That is the tough part. If it is distance education, I could continue working here, and though this salary wouldn’t be enough to take care of all the expenses, I can at least think of taking a loan. But if I have to quit this job, I have no source of income. And yet, this job cannot give me a future. I have to take up a registered course of value- one that will ensure a job.

I nodded. I suddenly remembered Hashim ikka. He had mentioned a Trust. Could they finance her education?

Here was a human being- a single woman, so young, so intelligent and capable. Her only dream was education for a better job. Just so that she could secure her child’s life. At any cost, I wanted to help her out. If I had a stable job, I would have given her the money myself.

She walked with me to see my mother. We then said goodbye and parted.

I had spoken to Hashim ikka and he had put me through to his friend, who had in turn, given me a contact number. This had taken some time. I sent her the contact number. She had instantly followed up. That evening, I called her to check on the response.

I spoke to him. He took all my details and said he would see if I am eligible for the sponsorship“, she said to me.

I will call him in a couple of days and check on the status“, I said to her.

I wish this world would come to an end“, she suddenly said.

And laughed aloud.

I know her well by now. I could see the connection between the intensity of her laughter and the amount of pain she hid behind it. Laughter had become her natural reaction to pain. I suppose when you have cried and cried, you are tired of crying, and you decide to laugh instead.

Fousiya, so many people in this world complain about things they have to do- study, write exams, carry out work assigned to them, and so on. They probably don’t realize how fortunate they are. Here you are, with a simple goal- you want to study. Just so as to get a better job and be able to provide for your child. But to study, there are all these hurdles that you have to work your way through- from finances to your current job to the care of your child. Isn’t life so ironical?” I asked her.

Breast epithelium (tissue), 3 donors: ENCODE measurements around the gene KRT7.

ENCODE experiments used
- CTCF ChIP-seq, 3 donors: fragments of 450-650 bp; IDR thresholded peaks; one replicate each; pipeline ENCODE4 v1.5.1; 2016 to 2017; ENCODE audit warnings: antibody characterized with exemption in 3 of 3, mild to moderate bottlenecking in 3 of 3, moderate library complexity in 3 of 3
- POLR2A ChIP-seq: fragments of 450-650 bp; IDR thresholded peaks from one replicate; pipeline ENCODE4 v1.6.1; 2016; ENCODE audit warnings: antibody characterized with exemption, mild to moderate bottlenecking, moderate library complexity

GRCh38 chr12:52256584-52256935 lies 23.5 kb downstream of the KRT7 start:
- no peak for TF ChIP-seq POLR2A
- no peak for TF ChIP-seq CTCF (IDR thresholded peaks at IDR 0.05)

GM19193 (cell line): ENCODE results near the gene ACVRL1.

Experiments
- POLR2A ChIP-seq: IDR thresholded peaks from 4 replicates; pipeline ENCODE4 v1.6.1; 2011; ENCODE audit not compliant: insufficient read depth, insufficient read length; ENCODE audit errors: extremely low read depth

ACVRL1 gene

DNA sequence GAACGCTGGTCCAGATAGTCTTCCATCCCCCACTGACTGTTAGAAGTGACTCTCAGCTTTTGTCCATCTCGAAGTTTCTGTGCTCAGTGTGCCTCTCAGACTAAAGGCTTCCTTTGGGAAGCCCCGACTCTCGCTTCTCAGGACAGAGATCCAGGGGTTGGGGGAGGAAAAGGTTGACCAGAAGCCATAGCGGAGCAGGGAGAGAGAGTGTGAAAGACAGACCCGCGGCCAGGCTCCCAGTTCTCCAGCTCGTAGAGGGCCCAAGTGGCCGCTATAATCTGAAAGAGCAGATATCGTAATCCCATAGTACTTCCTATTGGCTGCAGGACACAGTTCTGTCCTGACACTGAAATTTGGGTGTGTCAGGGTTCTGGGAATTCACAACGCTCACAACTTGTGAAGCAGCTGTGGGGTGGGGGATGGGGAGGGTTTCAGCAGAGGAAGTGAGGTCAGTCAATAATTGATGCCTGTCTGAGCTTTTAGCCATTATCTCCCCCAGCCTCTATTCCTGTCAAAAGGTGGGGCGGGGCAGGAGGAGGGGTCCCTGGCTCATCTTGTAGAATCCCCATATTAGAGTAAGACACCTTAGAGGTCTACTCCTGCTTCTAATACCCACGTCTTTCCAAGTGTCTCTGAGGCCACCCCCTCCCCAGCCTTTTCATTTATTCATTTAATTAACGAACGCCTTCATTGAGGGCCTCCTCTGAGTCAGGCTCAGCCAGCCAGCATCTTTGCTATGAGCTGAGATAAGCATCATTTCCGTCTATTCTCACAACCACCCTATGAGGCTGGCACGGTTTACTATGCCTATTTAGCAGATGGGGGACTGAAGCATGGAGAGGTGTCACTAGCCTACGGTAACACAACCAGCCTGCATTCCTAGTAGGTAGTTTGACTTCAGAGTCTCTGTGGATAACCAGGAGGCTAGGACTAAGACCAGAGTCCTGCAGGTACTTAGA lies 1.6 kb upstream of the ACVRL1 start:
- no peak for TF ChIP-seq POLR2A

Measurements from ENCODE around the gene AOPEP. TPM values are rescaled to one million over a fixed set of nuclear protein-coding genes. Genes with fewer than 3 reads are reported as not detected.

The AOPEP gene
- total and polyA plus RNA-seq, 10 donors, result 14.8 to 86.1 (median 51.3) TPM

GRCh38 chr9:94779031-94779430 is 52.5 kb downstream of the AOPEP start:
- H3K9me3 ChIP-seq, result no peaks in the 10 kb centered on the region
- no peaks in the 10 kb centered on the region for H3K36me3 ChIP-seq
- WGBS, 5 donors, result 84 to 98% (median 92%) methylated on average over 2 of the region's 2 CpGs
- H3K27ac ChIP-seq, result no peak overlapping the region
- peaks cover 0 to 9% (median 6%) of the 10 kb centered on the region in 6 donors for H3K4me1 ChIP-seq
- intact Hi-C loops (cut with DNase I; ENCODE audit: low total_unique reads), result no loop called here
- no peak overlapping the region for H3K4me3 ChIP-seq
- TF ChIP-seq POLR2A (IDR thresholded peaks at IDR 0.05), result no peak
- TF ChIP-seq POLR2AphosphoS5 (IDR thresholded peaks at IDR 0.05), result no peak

A woman’s life is fragile. It is so subject to the mercy of others. Unless there is a strong man in her life- a father in her early life, and a husband later, her life is sealed. I had neither. So I have to accept this as my fate. You see, I can take up the registered ANM course in Kasargod, but I will have to travel every day. I don’t mind that, but I will be spending very little time at home. Somebody has to stand behind me and tell me- ‘Go ahead. I will take care of everything.’ If an unexpected situation crops up, especially one involving my son, and there is nobody to back me up for this course, I will have to quit. I cannot imagine enrolling for a course, going through all the hardships, and quitting midway. All my courage drains off when I think of that.